By Izumi Tsubaki. Released in Japan as "Oyayubi kara Romance" by Hakusensha, serialized in the magazine Hana to Yume. Released in North America by Viz.
The majority of this volume of Magic Touch is devoted to finally working out Yosuke's past - why he's so bad around women, and what it is that he's forgotten. He goes back to his hometown here, and finally manages to piece things together.
The volume suffers from JUST being about this. If you don't like Yoseuke, you're going to struggle to get through this. I admit that I really like Magic Touch's ancillary characters, and the lack of Natsue was especially disheartening. We do get a side-story at the end with Sanae and Tanaka, but like a great deal of this series, that's more eccentric than actually readable.
I will admit that the flashback revelation is handled pretty well. It revolves around a younger Yosuke being kidnapped, and the woman doing so is a truly scary psycho. It's not hard to see why he repressed those memories. There's also a large psychological component to the entire volume, as we see Yosuke trying to analyze why he acts the way he does, and how he handled grief as a boy when his mother died. (A lot of manga mothers tend to die of unmentioned wasting away disease, sort of like consumption. Fruits Baskets is a notable exception.) Likewise, his younger brother also can't move forward without his brother to rely on. The incident really affects the entire family.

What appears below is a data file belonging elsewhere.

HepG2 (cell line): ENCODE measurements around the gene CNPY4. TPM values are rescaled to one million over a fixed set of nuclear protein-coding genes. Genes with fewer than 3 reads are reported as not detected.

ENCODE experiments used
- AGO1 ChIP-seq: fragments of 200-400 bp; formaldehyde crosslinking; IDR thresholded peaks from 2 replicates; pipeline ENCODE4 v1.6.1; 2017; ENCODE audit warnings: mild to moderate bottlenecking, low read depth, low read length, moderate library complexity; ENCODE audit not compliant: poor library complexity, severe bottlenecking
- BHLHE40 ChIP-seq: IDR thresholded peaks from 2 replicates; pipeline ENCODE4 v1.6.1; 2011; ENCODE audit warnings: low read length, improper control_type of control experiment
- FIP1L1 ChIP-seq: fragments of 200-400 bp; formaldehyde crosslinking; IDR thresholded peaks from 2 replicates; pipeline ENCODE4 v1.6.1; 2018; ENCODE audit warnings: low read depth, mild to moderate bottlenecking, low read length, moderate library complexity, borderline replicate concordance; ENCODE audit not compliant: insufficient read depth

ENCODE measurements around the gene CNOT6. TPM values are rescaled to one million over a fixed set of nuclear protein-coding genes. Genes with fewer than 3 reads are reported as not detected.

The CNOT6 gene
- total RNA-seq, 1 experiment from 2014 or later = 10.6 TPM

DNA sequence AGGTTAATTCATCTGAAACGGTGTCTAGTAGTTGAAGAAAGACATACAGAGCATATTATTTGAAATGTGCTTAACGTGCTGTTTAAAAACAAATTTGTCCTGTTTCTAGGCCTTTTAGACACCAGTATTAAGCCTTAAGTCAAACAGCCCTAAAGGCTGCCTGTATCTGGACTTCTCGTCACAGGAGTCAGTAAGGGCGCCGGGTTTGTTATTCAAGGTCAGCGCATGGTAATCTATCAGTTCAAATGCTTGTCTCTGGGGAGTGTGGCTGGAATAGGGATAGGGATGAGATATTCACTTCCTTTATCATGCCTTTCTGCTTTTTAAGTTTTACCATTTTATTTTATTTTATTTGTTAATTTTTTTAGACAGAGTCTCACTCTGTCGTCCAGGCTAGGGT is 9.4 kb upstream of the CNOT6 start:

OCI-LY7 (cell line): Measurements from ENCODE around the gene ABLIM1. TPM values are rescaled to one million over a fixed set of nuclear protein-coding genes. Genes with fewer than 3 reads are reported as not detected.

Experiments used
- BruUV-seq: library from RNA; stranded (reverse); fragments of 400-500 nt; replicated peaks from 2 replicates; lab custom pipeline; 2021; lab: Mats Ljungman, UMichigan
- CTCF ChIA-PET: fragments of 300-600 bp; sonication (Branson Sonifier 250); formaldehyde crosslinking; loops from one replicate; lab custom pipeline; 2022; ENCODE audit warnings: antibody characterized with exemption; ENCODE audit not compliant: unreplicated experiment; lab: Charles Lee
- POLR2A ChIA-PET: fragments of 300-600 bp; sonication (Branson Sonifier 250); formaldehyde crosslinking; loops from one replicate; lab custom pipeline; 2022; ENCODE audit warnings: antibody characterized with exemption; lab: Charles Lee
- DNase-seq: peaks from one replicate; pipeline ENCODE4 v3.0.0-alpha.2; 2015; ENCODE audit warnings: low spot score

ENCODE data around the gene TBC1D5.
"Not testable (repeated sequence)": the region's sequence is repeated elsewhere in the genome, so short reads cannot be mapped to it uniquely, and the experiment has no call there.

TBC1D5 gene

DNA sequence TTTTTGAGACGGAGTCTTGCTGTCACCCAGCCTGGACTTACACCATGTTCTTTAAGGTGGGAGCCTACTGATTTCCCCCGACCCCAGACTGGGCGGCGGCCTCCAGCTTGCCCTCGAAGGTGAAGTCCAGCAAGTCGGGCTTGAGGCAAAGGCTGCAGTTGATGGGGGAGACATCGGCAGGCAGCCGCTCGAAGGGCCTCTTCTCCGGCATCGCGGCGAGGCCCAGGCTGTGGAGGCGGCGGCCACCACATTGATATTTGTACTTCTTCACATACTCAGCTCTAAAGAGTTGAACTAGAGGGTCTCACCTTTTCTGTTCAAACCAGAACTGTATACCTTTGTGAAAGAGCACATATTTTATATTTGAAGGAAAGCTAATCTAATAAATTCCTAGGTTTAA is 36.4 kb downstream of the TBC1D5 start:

Chiaki is also not doing much in this volume, though it is amusing seeing her twitchy clumsiness as she worries about where Yosuke is. There's a cliffhanger ending (before the long side-story) that indicates that Vol. 8 should finally be moving their relationship forward, however, so that will be nice to see. And since the series is 9 volumes, it's also about time.
Really, this isn't that great a volume of Magic Touch, and I likely read it out of pure stubbornness by now. I do hope that Vols. 8 & 9 will get back to what I feel are the manga's core strengths - humor and massage.